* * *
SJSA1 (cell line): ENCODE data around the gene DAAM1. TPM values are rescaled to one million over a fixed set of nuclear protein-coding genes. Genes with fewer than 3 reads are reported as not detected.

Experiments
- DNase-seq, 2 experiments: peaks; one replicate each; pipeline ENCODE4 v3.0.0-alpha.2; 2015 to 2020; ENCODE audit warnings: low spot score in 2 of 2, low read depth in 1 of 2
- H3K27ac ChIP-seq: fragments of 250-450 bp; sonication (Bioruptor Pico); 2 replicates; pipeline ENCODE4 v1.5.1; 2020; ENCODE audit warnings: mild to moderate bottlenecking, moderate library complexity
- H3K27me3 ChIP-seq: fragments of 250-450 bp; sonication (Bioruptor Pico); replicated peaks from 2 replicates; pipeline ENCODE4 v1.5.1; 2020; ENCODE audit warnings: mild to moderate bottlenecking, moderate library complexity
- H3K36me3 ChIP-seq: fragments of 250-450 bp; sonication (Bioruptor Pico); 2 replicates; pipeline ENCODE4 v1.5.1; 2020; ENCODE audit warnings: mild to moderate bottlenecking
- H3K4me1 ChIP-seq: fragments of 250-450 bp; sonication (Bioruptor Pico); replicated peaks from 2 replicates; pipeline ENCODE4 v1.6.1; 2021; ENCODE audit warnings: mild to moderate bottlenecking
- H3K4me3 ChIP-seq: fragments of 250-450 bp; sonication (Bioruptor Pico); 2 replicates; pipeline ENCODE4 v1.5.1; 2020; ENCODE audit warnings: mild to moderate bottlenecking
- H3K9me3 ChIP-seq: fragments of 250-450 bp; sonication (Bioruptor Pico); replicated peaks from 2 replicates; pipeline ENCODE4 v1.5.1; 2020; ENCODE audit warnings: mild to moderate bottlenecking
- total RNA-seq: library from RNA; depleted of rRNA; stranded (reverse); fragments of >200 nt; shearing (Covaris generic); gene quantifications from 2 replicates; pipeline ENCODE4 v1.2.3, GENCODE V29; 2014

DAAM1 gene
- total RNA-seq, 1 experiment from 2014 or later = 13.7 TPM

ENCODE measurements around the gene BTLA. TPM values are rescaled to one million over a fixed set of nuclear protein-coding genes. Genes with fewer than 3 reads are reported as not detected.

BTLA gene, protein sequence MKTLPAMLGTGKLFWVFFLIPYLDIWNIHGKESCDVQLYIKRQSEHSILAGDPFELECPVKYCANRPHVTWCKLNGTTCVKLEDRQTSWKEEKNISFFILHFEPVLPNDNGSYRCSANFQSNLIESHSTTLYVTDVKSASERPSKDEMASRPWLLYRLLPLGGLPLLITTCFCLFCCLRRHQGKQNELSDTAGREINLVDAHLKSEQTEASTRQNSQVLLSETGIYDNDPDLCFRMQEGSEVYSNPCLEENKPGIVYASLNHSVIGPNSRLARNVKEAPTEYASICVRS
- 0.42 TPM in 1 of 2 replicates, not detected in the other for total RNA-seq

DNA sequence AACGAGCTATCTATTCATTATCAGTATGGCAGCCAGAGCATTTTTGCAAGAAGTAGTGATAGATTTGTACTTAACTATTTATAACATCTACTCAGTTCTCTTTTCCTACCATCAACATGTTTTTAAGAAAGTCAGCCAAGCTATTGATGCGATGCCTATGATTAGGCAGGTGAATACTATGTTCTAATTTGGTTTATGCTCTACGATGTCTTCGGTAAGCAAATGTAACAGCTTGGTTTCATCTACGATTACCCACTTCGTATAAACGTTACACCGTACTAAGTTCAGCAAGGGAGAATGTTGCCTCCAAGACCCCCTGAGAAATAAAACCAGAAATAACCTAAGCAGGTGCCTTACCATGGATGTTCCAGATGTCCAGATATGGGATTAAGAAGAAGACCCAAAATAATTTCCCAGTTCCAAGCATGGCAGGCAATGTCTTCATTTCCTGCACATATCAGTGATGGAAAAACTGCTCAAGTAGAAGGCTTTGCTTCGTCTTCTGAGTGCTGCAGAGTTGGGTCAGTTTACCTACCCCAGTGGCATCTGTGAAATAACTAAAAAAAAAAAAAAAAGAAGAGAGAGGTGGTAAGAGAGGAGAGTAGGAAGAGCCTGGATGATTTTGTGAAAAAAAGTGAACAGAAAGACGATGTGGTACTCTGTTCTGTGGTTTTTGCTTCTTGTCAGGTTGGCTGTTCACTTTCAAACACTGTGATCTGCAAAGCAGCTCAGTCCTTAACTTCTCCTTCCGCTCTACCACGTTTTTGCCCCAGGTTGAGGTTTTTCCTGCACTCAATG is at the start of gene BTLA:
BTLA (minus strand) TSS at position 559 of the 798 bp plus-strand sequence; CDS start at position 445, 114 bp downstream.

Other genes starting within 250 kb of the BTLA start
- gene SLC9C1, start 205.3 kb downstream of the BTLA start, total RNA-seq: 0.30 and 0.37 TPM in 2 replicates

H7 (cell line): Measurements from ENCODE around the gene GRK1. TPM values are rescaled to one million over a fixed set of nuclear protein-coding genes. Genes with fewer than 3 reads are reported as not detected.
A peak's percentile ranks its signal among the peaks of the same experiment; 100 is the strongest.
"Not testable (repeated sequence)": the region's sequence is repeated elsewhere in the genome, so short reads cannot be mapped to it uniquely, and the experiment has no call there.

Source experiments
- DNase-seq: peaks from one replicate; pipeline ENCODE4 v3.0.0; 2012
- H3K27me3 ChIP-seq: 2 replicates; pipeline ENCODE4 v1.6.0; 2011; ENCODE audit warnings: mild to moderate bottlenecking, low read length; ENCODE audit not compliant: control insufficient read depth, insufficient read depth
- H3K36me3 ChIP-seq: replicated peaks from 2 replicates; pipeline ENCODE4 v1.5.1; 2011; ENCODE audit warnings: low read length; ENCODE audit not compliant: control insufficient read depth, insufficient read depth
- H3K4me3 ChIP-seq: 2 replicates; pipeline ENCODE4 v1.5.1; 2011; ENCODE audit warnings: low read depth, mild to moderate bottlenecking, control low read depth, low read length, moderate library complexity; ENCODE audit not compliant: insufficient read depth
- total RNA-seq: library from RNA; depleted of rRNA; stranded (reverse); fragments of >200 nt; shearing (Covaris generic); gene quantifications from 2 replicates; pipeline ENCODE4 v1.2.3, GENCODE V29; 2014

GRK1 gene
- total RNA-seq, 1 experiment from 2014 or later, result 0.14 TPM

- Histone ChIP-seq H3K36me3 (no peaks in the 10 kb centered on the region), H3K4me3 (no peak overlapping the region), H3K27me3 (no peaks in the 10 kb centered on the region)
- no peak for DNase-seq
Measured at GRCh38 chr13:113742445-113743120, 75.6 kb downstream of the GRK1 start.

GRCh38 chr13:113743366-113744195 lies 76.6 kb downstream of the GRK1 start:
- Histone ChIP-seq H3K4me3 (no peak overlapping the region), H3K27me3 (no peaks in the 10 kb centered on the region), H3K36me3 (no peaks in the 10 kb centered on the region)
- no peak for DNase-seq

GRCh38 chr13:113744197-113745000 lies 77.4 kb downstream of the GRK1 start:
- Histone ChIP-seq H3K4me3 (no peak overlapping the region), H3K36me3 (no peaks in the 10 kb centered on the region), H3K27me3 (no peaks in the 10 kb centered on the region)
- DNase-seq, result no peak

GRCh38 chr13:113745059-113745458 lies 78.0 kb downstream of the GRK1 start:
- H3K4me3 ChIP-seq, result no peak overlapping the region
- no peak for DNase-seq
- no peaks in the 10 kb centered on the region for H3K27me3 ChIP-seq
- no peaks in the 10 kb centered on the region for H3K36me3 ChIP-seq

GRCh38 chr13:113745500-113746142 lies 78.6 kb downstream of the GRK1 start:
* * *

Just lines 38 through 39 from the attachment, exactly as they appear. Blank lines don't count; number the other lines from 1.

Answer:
- Histone ChIP-seq H3K4me3 (no peak overlapping the region), H3K36me3 (no peaks in the 10 kb centered on the region), H3K27me3 (no peaks in the 10 kb centered on the region)
- DNase-seq, result no peak